4 tips to encourage employees to get a flu shot

For the past seven years, I’ve strolled down to conference room B to get my flu shots. Conveniently onsite and free thanks to my employer, there really was no reason not to get it. Now that we are remote, I have not even had time to think about where and when I’m going to get vaccinated—and I know the importance of doing so.

It’s important every year for people to get the influenza vaccine, but this year is especially important as COVID-19 continues to rage across the United States. Hundreds of thousands of people are hospitalized from the flu every year, according to the Centers for Disease Control and Prevention and, since COVID is not slowing down, healthcare workers are trying to avoid a crash collision with the two illnesses this fall and winter.

As COVID and the flu have some similar symptoms (fever, cough, etc.) and serious cases may require hospitalization, minimizing the number of flu cases will be extra important this year to avoid further strain to our healthcare system. The novel coronavirus remains new, and doctors and scientists are unsure if cases will increase with the colder weather. And, since some areas of the country are still working to contain COVID to flatten the curve, an influx of flu-related hospitalizations combined with COVID ones could overwhelm healthcare workers and hospital capacity.

That is why it is important employers do their part to encourage employees to receive a flu shot. Studies show that getting vaccinated can reduce flu illness, doctors’ visits, missed work and school, as well as prevent flu-related hospitalizations. Influenza vaccination is particularly important for older people, pregnant women, people who are immuno-compromised and others with chronic conditions who are at risk for serious cases of, and complications from, the flu, as this is the same group of people more vulnerable for hospitalization due to severe illness from COVID-19 infection.

Here are four actionable ways HR can encourage employees to receive the flu vaccine:

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Activate them with multi-channel communications. Things are different this year and how employers promote flu shots needs to be as well. One instance of telling employees to get a flu shot will not do the trick. As with most health and wellbeing campaigns, multi-channel communications will ensure the most consumers are seeing the message and will be prompted to act. Using a combination of email, text and web is a proven way to reach consumers where they are and get a higher percentage of completed actions.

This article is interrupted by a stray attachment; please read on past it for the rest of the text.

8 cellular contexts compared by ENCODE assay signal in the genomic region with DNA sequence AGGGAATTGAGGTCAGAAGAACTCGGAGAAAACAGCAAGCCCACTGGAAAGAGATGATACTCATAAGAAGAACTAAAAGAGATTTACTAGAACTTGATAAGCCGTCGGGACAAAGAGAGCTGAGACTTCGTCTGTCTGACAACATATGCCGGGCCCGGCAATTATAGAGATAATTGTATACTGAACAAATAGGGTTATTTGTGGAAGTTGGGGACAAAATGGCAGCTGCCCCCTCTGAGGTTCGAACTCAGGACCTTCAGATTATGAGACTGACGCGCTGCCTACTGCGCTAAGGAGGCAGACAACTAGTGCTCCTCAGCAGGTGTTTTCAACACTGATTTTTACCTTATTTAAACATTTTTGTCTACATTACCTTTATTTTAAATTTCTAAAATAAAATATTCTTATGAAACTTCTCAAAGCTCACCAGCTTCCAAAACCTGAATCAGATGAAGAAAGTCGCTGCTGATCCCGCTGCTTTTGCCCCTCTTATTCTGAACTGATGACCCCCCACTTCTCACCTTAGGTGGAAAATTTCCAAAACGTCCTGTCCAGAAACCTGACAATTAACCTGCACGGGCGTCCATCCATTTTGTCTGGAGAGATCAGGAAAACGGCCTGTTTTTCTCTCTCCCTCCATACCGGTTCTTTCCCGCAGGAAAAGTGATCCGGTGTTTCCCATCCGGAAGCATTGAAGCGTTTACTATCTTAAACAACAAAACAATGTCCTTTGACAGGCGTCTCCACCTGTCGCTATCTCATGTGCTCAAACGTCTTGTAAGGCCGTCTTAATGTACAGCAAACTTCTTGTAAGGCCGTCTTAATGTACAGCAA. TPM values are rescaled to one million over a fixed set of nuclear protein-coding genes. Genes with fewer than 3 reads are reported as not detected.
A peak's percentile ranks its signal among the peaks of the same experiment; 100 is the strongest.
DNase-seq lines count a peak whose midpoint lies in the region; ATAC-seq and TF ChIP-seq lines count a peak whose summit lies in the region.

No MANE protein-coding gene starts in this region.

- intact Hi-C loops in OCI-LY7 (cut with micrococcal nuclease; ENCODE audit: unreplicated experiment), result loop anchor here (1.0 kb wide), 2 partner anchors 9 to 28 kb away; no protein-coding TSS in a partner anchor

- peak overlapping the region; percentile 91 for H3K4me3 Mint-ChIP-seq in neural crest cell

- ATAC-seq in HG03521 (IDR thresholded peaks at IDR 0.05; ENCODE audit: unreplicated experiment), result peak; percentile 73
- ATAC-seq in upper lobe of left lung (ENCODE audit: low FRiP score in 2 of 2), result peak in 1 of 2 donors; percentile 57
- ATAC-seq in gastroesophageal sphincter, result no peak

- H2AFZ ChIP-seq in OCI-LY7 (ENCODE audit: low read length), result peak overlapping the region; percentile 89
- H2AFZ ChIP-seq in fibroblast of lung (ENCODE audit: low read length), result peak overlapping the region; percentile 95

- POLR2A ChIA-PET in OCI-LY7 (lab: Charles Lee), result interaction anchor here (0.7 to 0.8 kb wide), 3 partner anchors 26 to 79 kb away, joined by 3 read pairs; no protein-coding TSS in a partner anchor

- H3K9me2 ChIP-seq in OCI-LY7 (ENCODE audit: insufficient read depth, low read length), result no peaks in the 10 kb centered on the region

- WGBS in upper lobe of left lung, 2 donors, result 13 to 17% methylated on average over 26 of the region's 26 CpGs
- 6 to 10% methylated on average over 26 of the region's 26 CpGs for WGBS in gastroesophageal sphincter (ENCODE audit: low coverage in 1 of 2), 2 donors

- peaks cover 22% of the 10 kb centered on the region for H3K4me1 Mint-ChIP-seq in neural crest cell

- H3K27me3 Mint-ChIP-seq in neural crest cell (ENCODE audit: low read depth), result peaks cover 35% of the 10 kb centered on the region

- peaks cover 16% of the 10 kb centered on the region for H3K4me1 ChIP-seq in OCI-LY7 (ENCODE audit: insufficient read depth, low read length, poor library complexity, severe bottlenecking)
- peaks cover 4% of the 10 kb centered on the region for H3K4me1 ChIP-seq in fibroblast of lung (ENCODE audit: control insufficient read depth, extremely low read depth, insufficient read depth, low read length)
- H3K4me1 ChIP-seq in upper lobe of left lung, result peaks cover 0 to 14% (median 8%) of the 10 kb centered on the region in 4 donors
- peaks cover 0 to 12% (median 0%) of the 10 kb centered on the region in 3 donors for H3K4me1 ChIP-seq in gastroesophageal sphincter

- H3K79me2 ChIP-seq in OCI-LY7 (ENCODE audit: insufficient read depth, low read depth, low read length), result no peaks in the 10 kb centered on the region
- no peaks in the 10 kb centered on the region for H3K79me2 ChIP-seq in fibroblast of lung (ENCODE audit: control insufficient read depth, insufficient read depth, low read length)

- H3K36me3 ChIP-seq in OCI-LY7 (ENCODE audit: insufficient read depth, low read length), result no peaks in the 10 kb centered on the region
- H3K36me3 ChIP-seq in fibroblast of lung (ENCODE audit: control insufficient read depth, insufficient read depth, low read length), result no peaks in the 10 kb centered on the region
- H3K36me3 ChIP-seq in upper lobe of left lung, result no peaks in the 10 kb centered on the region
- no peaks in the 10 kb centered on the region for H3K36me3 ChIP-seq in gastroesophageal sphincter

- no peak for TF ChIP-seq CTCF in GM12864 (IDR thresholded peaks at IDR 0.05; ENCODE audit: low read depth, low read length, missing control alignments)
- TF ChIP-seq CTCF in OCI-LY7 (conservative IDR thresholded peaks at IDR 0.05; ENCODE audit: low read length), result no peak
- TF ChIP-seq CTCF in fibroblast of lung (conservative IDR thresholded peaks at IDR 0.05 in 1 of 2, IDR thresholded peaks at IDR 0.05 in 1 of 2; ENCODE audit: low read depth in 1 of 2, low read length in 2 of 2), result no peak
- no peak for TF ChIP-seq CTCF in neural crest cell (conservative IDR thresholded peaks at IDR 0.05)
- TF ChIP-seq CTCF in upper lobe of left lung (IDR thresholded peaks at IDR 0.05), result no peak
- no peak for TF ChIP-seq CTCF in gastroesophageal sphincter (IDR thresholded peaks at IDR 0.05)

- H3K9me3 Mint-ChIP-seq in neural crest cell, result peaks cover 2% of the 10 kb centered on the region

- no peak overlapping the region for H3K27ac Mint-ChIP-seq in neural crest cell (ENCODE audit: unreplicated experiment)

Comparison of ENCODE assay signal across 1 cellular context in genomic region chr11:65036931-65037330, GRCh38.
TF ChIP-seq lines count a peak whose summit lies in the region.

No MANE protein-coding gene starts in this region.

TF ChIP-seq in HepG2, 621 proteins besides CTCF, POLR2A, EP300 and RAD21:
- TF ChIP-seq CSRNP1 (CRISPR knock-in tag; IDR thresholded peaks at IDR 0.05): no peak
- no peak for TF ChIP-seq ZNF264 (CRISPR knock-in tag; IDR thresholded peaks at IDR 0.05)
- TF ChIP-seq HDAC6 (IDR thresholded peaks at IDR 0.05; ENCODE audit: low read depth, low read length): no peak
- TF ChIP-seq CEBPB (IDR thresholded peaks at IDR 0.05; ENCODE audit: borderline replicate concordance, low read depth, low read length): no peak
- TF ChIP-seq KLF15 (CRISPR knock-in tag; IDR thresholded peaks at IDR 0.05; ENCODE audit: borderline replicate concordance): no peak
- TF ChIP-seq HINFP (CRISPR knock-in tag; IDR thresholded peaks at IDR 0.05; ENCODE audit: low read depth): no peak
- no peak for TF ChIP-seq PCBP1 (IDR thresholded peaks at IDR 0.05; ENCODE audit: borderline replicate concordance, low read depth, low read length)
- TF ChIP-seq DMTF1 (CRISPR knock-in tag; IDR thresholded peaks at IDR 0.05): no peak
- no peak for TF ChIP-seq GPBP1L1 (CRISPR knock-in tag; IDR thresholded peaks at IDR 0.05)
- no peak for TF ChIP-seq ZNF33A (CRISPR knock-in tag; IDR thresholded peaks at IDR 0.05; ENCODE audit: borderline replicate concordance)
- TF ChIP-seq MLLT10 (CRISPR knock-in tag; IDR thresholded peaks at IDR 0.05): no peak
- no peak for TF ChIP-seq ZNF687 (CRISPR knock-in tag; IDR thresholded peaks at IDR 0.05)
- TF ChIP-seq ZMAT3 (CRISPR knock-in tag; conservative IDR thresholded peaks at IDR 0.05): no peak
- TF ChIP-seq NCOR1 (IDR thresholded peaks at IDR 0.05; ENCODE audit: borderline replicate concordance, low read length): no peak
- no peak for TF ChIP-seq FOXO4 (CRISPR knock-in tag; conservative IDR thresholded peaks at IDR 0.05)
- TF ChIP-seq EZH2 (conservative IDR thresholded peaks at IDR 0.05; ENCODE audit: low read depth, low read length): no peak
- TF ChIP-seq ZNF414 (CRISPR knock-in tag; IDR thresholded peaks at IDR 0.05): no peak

Related: Why coronavirus is driving the value of employee benefits

Start early. Getting ahead of the flu season will help protect the healthcare system from being overwhelmed with critically ill flu and coronavirus patients later this year, as well as maximize your impact on health improvement for your people. Now is the time to start a strategic mix of educational mail, email and automated voice calls to connect with employees, to explain vaccine benefits and to motivate vaccination intent, so they are ready to get vaccinated in this month and next.

Provide drive-thru flu shot clinics. For those who are working remotely, consider setting up a drive-thru flu shot clinic. This could be a special instance, replacing a regular flu shot drive at the office. That way, if they can remain in the safety of their own car, people might be more likely to go and get the shot. By doing so, they also can continue to avoid high-traffic areas and potentially waiting in line with others.

Provide rewards and incentives. There’s nothing like “free” money to motivate people to act. We’ve found that gift cards are an especially good way to incentivize people to take action in their health and wellbeing. Recently, we have seen an uptick in customer requests for gift cards to grocery stores or office supply stores, and less for restaurants and travel, a likely result of the pandemic and people wanting to invest in their home office. Employees could also be rewarded with extra vacation time or flexible hours for getting their flu shots.

See also: These are the two health issues employers should target now

The CDC urges people to get a flu shot by the end of October for maximum protection but stresses that vaccination should continue throughout the flu season, even into February. So, now is the time to start encouraging employees to get out and get a flue shot, to keep themselves and loved ones safe during this volatile year for healthcare.

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